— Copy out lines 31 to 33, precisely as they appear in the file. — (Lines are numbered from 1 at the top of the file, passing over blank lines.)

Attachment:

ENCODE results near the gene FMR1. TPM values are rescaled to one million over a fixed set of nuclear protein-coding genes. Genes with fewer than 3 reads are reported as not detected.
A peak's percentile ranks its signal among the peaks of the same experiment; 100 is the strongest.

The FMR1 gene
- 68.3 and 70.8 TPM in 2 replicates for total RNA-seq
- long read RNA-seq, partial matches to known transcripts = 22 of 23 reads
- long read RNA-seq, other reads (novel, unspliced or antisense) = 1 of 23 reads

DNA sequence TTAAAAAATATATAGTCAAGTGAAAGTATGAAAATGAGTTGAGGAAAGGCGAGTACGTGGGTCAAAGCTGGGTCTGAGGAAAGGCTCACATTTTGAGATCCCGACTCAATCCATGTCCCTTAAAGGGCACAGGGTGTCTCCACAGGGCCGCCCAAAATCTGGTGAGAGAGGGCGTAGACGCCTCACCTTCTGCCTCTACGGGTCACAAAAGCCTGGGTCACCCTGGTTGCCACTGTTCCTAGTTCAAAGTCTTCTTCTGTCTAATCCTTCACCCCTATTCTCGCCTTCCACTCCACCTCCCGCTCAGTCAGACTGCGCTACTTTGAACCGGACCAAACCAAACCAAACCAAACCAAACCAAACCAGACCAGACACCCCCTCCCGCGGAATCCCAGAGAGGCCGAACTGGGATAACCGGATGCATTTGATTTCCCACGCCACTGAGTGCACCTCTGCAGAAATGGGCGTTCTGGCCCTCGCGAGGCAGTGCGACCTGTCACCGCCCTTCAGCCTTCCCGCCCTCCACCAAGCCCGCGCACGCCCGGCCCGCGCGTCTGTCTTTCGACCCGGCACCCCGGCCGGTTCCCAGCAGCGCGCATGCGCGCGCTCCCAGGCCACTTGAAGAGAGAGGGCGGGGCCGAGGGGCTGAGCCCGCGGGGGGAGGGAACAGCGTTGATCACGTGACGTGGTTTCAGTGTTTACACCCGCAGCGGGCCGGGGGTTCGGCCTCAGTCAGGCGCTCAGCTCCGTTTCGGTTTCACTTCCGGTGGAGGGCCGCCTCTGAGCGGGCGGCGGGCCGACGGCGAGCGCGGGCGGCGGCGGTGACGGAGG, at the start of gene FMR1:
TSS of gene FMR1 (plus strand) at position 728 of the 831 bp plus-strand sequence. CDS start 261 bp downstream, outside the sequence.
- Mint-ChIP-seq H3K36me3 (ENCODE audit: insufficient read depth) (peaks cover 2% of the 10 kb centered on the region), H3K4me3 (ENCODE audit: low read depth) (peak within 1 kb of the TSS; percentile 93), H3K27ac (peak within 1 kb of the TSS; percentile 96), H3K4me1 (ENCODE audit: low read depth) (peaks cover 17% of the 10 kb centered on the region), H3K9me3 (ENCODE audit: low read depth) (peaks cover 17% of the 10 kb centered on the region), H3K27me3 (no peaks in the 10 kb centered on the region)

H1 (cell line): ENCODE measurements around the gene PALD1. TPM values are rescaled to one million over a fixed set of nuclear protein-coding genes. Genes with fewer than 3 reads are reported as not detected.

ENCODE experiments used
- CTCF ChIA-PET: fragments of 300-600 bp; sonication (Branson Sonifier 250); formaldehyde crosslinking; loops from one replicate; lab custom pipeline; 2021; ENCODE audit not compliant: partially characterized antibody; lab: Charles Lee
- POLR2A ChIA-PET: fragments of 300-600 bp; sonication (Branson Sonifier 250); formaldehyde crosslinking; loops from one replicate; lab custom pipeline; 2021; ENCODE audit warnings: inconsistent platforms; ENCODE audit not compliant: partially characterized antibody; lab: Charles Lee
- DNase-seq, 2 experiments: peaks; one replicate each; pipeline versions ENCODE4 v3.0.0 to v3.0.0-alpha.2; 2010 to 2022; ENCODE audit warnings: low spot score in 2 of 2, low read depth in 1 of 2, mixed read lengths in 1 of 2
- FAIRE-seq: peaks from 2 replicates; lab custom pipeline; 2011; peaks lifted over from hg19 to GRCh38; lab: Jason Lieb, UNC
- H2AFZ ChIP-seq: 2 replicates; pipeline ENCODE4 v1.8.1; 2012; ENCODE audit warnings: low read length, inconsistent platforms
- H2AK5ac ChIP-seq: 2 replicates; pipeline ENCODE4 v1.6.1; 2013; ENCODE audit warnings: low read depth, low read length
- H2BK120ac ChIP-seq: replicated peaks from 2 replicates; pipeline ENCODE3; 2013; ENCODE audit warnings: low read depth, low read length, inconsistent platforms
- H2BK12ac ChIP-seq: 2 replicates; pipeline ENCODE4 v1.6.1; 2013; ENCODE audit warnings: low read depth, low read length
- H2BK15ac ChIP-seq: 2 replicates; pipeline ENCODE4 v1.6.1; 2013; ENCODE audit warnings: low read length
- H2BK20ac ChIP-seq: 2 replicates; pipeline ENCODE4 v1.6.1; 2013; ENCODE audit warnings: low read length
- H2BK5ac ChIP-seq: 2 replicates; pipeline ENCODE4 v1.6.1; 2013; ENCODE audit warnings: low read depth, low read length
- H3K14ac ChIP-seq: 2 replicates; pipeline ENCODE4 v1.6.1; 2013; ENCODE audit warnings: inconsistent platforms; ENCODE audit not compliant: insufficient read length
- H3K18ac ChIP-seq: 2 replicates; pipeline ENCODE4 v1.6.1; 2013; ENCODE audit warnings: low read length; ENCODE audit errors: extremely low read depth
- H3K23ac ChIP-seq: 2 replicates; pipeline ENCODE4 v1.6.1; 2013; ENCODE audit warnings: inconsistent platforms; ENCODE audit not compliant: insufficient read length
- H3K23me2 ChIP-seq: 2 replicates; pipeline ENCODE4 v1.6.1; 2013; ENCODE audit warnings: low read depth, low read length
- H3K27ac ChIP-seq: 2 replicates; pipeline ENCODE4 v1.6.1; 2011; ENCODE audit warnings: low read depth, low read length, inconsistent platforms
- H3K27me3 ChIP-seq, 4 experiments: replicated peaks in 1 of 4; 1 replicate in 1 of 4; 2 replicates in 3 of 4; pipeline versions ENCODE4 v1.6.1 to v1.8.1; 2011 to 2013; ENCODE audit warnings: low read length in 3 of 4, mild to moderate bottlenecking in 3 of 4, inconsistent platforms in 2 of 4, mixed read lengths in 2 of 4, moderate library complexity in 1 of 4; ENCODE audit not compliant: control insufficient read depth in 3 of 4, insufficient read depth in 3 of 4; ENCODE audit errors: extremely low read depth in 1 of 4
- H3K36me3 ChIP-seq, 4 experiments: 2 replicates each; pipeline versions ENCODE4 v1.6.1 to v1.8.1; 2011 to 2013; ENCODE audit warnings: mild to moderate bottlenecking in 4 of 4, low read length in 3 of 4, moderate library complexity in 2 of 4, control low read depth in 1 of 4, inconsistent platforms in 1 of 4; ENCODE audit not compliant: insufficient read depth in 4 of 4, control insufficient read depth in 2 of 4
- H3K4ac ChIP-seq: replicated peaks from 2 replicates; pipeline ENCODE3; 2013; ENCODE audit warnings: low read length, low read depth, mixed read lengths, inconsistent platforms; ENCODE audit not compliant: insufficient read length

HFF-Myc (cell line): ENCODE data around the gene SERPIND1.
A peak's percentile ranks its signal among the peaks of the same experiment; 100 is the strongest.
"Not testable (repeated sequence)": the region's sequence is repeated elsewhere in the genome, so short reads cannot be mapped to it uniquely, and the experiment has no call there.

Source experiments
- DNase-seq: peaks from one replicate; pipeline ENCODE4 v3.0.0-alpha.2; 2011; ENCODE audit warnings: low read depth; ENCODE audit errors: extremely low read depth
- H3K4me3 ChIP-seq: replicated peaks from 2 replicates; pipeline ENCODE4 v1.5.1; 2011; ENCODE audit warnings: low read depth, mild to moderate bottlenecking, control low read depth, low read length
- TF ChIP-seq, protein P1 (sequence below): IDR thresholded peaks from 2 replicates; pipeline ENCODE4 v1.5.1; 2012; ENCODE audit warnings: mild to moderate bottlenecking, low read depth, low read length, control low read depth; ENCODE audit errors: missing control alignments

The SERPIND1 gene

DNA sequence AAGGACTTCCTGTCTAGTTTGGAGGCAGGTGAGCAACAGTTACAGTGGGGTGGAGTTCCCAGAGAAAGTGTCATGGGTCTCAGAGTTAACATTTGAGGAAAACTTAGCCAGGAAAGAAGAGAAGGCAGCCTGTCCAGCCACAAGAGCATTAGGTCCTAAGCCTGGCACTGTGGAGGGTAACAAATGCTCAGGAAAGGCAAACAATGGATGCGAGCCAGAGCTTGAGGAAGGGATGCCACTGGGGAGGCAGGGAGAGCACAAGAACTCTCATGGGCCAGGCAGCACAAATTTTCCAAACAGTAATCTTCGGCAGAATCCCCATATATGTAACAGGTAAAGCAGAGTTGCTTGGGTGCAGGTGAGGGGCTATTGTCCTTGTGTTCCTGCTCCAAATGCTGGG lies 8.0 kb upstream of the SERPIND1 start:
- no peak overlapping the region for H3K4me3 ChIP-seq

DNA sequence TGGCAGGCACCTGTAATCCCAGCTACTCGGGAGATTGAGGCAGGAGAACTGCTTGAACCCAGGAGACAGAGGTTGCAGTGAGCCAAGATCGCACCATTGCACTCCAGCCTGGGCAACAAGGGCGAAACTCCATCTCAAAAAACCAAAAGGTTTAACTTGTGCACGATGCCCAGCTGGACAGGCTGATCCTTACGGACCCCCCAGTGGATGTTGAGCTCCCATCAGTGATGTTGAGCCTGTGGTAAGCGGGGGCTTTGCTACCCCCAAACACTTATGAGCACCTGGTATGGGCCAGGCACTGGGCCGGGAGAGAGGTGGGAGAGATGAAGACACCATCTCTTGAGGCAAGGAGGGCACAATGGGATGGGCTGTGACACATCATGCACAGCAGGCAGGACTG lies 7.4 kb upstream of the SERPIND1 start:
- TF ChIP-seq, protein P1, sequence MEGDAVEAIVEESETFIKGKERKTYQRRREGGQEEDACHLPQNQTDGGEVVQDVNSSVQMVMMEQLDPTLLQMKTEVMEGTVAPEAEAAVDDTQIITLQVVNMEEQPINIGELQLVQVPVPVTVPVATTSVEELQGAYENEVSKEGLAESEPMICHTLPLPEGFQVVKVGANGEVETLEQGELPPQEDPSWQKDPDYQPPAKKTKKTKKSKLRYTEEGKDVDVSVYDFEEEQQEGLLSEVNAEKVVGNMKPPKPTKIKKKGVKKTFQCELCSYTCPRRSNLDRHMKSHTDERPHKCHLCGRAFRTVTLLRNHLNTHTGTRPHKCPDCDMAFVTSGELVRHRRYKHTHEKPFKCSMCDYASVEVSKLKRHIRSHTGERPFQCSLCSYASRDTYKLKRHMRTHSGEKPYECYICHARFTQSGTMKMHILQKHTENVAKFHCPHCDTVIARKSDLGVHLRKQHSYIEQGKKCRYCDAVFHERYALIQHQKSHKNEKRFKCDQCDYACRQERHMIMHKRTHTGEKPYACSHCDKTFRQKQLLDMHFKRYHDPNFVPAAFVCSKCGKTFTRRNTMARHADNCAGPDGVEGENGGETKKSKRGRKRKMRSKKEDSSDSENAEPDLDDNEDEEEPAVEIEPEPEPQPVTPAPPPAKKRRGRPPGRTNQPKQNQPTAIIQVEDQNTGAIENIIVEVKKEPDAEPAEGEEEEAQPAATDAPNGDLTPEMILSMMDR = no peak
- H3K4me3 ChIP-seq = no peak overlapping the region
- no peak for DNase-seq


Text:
HFF-Myc (cell line): ENCODE data around the gene SERPIND1.
A peak's percentile ranks its signal among the peaks of the same experiment; 100 is the strongest.
"Not testable (repeated sequence)": the region's sequence is repeated elsewhere in the genome, so short reads cannot be mapped to it uniquely, and the experiment has no call there.